Why Do Dogs Lick?

When your dog licks you, do you think, “aw, sweet,” or “ew, gross!”? Whether they love the slobbery affection or prefer a dry snuggle, most pet parents are familiar with the phenomenon of enthusiastic licking. So, why do our dogs lick so much? And why does it sometimes seem as if dogs never want to stop licking?

We asked veterinarian Dr. Karla Frazier for the reasons why dogs lick us—and themselves. Dog licking falls into two overall categories: behavioral and medical. Sometimes reasons for licking constitute perfectly normal behavior, while others do not. Here’s some insight as to when you should seek additional consult or medical care.

Dog licks girl’s face – Why do dogs lick?
Flickr/Mikey Tapscott

Why Dogs Lick Humans

Behavioral causes of licking stem from the fact that dogs are pack animals. and interact with each other by nature. Licking can express:

Communication, as in the case of a mother dog and her pups
Submission from one dog to another
Adoration, as when one dog licks or “grooms” another’s face/ears
Some pets transfer these behaviors to their owners, and treat us as they would their fellow dogs—hence, all the slobber.

Besides these three main reasons, don’t forget, our salty skin can simply taste good to dogs, especially after a sweaty workout.

Why Dogs Lick Themselves

It only takes one flea for a flea-allergic pet to be licking like there is no tomorrow.

Medically speaking, skin lesions are the most common culprits behind excessive licking. Other causes that necessitate medical intervention:

Wounds: Dogs lick their wounds by nature. However, this can cause secondary damage in the form of additional inflammation, which can lead to infection. Wounds are treated based on their severity, often times requiring collars that prevent further licking of the area.
Fleas: Don’t underestimate these pests! Exposure to fleas causes itchiness that leads to licking and chewing. If your pet is licking over their tail base (where the tail joins the body), especially to the point of hair thinning or hair loss, they are likely to be allergic to fleas. Do yourself a favor and administer superior quality flea control to your pet every month of the year. It only takes one flea for a flea-allergic pet to be licking like there is no tomorrow.
Environmental allergies: Allergic pets will lick due to itchiness. Paws, armpit areas, flanks, and groin are the major areas of licking in this case. Often these are seasonal in nature. Seek medical attention for undue licking, especially if the skin is red or irritation.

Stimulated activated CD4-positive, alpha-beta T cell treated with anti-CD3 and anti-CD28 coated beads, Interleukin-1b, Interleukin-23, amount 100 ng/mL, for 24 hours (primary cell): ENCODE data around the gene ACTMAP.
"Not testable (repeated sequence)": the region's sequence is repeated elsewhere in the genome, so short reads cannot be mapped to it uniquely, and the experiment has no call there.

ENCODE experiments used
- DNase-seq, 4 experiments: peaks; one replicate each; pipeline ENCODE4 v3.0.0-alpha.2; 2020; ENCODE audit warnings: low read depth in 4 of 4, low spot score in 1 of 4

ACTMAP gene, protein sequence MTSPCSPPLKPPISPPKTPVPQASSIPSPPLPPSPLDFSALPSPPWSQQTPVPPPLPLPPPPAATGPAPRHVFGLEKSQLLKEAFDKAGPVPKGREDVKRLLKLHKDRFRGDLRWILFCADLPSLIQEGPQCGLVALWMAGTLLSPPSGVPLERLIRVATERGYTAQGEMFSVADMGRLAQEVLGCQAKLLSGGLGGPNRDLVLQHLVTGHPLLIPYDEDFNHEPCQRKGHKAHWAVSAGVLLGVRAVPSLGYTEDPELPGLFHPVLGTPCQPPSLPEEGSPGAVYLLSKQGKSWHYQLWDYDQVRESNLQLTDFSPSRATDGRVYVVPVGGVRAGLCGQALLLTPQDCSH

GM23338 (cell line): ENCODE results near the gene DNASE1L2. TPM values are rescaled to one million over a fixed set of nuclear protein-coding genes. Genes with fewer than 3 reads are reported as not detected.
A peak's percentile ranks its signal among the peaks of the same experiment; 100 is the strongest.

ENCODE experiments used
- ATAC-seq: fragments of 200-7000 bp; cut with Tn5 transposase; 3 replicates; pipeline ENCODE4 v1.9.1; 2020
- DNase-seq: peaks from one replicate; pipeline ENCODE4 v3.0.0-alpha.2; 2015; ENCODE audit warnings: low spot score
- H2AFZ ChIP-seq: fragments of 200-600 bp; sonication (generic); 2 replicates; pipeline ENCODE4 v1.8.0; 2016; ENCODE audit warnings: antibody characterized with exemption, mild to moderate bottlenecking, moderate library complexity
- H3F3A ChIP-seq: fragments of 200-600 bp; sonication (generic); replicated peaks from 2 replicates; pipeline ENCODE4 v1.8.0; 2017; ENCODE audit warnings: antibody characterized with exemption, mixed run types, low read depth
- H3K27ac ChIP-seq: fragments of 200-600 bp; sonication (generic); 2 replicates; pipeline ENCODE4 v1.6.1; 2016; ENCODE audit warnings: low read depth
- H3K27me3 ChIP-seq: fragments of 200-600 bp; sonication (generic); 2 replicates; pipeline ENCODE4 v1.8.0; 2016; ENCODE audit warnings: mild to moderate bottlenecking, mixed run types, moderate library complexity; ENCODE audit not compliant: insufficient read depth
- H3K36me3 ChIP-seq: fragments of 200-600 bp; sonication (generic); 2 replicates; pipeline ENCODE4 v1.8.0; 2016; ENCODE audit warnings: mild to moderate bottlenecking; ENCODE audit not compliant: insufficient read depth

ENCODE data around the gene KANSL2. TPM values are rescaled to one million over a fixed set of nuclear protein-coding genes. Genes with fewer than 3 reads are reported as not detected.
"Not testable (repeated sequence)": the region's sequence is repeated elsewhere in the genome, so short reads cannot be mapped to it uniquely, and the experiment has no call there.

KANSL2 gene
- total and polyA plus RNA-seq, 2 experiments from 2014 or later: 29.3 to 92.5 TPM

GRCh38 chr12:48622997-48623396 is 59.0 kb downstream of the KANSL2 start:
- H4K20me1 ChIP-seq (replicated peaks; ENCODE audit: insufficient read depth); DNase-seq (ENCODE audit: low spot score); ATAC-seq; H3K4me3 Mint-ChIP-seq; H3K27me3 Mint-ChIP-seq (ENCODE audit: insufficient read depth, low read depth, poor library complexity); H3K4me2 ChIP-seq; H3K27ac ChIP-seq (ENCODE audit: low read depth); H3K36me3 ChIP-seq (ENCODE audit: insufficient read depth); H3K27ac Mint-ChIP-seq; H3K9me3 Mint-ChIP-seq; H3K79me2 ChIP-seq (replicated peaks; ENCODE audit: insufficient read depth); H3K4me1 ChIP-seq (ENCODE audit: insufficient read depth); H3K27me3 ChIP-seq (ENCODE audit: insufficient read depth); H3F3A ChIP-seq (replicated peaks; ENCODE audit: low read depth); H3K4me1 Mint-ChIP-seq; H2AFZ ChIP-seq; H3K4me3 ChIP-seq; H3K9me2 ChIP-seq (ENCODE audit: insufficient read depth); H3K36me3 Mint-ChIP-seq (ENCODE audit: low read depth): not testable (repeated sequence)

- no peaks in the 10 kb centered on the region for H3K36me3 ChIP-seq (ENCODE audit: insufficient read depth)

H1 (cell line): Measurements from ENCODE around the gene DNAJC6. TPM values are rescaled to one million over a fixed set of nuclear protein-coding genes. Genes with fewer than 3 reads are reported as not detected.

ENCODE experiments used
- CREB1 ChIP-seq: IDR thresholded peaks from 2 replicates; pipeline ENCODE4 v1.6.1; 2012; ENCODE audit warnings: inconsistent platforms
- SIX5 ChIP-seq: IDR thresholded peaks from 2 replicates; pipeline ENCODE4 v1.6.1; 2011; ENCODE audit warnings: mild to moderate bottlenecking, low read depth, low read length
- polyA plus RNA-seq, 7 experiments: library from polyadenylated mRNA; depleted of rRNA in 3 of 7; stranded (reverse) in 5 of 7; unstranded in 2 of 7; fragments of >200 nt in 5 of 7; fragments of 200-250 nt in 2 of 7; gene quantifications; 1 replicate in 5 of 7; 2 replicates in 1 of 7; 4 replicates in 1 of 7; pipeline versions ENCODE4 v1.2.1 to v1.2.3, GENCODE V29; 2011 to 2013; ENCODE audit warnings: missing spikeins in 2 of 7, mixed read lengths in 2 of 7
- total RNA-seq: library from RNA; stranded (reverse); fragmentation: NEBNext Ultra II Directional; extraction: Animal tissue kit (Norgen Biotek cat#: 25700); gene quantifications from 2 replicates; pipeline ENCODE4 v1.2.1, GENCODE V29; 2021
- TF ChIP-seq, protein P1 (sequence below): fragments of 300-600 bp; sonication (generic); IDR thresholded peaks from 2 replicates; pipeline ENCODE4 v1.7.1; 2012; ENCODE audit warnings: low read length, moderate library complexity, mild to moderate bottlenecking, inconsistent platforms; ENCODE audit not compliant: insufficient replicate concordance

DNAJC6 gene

Dermatitis: A dog’s skin can be inflamed for a host of other reasons as well: mites, hormonal disease, food allergies, auto-immune diseases, non-allergy irritation, “hot spots,” and others. A good rule of thumb is to have your pet examined if their skin appears red/irritated, or if they are showing hair thinning or hair loss.
Other: Though skin disease comprises the lion’s share of causes for licking, here are some unrelated (and uncommon) causes: pica (licking or eating non-food items; often a sign of GI disease), seizure-type behavior (incessant licking at the air or smacking of the lips), and pain (licking at an area of a specific joint).
Bottom line: If it is an unusual behavior for your pet, have it checked out.


Staying Clean or Getting Anxious?

If it’s not medical, then what are some other reasons that dogs lick themselves? Dog are overall clean animals, and will often “clean up” after being outside, including paw licking. They also groom the genital area after voiding.

Some dogs will lick themselves out of boredom, which tends to be a benign behavior. However, abnormal licking can stem from anxiety and other obsessive behaviors.

Remember that our pets are individuals who react to the world differently. If your pet is obsessively licking and/or seems anxious, it’s time to seek professional advice to address the underlying problem.

Dog licking has many root causes. As an owner, it’s your responsibility to try to determine whether your pet’s licking is normal. and when professional help is needed. Watch your dog’s signs and body language to figure out what they’re trying to tell you!

Dr. Karla Frazier is a veterinarian serving the areas of Clemmons, Mocksville, and Advance in North Carolina. She is a graduate of the Virginia-Maryland Regional College of Veterinary Medicine. She opened Hillsdale Animal Hospital in 2000.

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